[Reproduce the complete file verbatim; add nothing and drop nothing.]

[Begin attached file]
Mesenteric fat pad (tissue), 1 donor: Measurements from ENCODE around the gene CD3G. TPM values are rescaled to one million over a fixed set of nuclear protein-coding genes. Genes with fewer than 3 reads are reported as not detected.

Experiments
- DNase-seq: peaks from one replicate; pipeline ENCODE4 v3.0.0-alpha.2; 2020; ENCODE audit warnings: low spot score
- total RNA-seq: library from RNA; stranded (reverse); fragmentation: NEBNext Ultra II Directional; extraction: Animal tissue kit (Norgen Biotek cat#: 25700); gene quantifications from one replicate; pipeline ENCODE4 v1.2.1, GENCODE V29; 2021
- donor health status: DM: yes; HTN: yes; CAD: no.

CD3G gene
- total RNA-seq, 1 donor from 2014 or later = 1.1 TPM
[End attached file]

Mesenteric fat pad (tissue), 1 donor: Measurements from ENCODE around the gene CD3G. TPM values are rescaled to one million over a fixed set of nuclear protein-coding genes. Genes with fewer than 3 reads are reported as not detected.

Experiments
- DNase-seq: peaks from one replicate; pipeline ENCODE4 v3.0.0-alpha.2; 2020; ENCODE audit warnings: low spot score
- total RNA-seq: library from RNA; stranded (reverse); fragmentation: NEBNext Ultra II Directional; extraction: Animal tissue kit (Norgen Biotek cat#: 25700); gene quantifications from one replicate; pipeline ENCODE4 v1.2.1, GENCODE V29; 2021
- donor health status: DM: yes; HTN: yes; CAD: no.

CD3G gene
- total RNA-seq, 1 donor from 2014 or later = 1.1 TPM